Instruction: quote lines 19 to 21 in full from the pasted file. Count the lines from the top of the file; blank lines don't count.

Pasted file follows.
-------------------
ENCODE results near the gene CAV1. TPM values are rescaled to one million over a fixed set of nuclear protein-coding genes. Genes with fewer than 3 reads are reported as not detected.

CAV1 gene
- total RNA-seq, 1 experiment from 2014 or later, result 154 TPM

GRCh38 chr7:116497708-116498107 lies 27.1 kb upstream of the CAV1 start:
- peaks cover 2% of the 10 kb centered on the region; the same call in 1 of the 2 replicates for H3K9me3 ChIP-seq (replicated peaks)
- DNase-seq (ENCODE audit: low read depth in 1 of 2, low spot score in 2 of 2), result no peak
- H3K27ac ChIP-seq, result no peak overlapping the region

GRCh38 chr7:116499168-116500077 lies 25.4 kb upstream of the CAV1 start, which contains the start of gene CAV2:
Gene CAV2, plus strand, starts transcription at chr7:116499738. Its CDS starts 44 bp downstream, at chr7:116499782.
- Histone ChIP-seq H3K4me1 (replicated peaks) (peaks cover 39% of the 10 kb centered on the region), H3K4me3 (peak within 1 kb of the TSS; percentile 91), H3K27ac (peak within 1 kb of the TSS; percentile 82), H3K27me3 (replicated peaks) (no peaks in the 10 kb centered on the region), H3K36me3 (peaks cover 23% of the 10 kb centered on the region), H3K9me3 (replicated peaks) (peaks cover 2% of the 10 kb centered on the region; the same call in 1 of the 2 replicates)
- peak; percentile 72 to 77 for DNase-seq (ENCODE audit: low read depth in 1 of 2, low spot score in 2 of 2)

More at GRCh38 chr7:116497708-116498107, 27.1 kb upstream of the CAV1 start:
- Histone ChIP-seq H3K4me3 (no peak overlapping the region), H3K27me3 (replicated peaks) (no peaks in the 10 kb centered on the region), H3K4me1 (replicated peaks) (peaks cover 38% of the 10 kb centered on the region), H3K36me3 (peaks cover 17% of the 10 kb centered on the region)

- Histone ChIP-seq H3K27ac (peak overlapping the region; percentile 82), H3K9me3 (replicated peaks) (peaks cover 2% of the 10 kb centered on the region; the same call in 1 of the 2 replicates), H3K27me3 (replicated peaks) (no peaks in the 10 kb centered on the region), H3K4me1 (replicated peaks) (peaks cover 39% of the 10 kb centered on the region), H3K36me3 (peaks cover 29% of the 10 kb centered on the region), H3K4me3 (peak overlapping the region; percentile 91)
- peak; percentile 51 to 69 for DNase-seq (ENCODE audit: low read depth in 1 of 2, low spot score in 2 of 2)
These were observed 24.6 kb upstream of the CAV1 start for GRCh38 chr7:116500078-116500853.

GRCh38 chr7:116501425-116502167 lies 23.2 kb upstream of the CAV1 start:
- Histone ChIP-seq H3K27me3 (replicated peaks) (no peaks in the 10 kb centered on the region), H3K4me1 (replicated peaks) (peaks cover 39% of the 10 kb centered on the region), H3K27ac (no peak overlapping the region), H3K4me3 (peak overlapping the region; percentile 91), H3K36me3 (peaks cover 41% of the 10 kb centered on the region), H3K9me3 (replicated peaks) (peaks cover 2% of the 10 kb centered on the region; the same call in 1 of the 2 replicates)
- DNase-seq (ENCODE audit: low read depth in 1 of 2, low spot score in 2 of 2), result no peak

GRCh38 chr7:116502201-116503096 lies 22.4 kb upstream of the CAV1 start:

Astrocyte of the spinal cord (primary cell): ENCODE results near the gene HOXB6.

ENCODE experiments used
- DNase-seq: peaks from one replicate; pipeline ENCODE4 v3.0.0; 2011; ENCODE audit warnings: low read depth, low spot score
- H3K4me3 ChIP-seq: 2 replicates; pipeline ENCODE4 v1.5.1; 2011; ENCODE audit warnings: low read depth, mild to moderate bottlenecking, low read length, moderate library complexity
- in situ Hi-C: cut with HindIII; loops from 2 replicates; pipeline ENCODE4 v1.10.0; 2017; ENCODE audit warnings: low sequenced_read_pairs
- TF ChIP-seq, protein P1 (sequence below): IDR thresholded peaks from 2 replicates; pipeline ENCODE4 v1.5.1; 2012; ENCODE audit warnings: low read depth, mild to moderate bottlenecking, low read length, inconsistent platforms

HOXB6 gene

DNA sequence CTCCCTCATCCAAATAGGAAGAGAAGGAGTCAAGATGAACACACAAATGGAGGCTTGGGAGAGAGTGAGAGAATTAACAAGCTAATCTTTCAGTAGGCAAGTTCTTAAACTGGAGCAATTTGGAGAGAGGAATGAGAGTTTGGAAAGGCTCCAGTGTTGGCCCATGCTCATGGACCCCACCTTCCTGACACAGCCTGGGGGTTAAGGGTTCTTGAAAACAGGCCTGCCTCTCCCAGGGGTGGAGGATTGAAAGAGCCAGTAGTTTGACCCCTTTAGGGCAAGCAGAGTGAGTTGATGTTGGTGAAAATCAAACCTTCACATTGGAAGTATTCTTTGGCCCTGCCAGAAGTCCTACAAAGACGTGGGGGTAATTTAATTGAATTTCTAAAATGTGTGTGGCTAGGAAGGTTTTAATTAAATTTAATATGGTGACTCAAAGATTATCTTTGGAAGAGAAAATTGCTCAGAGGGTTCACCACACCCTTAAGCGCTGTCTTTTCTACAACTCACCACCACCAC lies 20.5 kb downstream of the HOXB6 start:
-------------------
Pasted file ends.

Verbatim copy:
- DNase-seq (ENCODE audit: low read depth in 1 of 2, low spot score in 2 of 2), result no peak

GRCh38 chr7:116502201-116503096 lies 22.4 kb upstream of the CAV1 start:

Astrocyte of the spinal cord (primary cell): ENCODE results near the gene HOXB6.